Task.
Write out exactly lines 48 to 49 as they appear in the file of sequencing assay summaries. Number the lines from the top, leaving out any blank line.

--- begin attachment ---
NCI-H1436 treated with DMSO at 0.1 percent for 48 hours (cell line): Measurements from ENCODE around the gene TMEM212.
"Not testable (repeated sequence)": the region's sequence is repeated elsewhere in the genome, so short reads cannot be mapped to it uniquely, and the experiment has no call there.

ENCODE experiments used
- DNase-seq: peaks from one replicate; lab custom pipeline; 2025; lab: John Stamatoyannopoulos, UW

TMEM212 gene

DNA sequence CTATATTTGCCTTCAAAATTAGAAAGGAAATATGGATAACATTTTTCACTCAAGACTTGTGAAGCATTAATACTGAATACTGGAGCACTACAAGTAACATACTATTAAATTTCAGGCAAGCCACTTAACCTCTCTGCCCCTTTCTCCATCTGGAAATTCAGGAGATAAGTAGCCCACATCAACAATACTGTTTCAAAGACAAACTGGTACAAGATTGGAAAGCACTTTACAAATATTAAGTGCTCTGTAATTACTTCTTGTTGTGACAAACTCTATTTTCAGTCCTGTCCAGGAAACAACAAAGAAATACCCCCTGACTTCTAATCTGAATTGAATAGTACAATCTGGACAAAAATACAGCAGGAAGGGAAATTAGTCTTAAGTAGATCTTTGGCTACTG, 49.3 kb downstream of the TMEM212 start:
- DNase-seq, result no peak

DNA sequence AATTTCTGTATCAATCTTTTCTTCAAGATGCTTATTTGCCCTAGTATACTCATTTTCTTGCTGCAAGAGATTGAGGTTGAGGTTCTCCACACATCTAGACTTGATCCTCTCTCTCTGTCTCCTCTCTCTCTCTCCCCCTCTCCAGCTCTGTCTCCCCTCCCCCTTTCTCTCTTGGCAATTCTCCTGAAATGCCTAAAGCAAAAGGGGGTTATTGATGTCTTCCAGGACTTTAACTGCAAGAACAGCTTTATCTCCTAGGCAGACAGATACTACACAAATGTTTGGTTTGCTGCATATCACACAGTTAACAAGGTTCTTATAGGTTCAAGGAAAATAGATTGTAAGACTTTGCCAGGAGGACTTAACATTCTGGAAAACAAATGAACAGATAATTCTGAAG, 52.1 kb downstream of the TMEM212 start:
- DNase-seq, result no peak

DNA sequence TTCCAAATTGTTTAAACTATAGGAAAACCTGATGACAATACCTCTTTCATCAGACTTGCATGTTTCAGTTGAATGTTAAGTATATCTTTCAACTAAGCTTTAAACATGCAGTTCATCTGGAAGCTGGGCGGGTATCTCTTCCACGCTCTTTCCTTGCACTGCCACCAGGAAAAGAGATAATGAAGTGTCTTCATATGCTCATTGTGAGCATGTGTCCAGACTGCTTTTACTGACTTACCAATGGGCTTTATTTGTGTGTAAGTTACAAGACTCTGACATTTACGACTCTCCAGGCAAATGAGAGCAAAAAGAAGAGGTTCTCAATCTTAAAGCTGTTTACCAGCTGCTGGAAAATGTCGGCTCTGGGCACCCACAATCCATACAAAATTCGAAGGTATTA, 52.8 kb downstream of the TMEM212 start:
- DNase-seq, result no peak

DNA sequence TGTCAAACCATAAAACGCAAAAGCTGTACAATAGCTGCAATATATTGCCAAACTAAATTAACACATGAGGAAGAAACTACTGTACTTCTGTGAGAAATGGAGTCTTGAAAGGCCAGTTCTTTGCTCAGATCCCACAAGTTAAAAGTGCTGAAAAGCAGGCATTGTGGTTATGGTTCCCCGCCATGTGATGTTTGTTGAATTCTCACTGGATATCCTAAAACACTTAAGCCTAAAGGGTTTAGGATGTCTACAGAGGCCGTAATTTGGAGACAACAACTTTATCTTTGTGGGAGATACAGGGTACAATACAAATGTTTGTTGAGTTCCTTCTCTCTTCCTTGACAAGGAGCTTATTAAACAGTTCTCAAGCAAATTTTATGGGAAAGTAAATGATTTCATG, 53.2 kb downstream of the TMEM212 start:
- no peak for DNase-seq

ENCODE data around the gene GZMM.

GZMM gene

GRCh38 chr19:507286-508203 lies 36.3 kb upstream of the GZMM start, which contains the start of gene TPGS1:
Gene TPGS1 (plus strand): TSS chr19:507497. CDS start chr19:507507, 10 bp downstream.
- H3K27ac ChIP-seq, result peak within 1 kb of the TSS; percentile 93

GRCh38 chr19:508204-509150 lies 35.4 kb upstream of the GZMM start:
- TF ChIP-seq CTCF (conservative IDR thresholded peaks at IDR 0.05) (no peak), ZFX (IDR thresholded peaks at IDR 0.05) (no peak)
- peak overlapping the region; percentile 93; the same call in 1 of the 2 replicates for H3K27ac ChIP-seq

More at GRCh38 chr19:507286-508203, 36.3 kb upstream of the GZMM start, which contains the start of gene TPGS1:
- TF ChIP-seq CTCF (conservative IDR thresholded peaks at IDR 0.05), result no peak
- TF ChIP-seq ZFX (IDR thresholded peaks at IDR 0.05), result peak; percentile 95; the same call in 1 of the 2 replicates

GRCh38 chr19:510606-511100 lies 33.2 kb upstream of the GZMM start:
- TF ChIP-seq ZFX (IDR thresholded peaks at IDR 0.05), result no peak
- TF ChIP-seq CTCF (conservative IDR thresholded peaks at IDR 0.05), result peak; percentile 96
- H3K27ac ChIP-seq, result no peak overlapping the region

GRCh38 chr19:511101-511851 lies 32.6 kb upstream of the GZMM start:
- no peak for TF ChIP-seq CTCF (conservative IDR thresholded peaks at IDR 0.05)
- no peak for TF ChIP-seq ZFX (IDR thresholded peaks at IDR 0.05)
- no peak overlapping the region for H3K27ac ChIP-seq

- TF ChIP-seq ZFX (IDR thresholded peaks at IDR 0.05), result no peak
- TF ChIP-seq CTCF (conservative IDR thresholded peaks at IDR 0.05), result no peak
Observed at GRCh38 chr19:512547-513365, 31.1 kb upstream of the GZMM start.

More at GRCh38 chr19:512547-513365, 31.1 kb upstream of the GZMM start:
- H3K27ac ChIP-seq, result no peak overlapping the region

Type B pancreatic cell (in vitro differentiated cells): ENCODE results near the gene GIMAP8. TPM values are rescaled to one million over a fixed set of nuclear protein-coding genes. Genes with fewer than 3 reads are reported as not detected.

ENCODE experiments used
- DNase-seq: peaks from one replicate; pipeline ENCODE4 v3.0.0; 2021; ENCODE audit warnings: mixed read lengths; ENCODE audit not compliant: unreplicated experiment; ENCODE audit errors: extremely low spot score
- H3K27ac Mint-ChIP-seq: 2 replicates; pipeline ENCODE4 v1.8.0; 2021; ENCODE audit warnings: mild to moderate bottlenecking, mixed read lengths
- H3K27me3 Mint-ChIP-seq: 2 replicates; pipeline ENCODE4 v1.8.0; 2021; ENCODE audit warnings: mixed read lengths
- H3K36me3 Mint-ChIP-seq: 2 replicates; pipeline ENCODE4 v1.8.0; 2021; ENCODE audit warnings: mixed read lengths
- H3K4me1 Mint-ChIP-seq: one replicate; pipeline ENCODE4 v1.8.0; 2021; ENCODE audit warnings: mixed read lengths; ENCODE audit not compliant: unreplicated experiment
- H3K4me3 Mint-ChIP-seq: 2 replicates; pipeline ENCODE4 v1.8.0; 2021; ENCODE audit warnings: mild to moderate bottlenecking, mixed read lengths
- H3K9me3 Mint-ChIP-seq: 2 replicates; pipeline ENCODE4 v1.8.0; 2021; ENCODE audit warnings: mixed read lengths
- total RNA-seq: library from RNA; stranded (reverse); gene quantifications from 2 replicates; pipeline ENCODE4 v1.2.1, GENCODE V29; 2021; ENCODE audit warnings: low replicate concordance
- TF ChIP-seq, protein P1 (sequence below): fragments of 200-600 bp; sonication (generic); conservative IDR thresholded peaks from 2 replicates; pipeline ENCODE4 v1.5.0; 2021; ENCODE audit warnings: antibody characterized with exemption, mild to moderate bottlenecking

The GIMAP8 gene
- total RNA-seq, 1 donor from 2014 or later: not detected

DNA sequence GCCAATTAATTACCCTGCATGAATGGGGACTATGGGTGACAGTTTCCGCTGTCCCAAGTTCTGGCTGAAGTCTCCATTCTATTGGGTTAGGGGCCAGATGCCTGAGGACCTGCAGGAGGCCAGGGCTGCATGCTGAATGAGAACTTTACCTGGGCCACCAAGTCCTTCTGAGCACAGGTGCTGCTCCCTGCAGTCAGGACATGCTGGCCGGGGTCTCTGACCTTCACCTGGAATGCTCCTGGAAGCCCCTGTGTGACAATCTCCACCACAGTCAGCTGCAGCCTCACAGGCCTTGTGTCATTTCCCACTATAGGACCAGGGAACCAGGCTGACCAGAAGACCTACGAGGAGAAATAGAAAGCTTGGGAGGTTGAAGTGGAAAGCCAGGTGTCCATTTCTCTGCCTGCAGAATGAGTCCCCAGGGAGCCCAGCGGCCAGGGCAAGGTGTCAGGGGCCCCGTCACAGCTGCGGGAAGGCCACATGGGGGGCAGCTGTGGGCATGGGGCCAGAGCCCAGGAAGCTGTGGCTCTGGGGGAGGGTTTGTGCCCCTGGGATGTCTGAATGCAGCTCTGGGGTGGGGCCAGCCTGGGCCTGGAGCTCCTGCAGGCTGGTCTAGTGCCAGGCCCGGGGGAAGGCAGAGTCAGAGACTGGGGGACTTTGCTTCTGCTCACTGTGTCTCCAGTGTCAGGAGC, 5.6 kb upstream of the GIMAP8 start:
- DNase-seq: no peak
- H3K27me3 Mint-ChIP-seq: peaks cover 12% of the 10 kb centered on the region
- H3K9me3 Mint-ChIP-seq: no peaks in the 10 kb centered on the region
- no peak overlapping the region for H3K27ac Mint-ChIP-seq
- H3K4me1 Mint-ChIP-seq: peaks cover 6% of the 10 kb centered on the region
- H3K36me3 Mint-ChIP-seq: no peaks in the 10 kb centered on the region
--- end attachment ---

- TF ChIP-seq, protein P1 (sequence below): fragments of 200-600 bp; sonication (generic); conservative IDR thresholded peaks from 2 replicates; pipeline ENCODE4 v1.5.0; 2021; ENCODE audit warnings: antibody characterized with exemption, mild to moderate bottlenecking

The GIMAP8 gene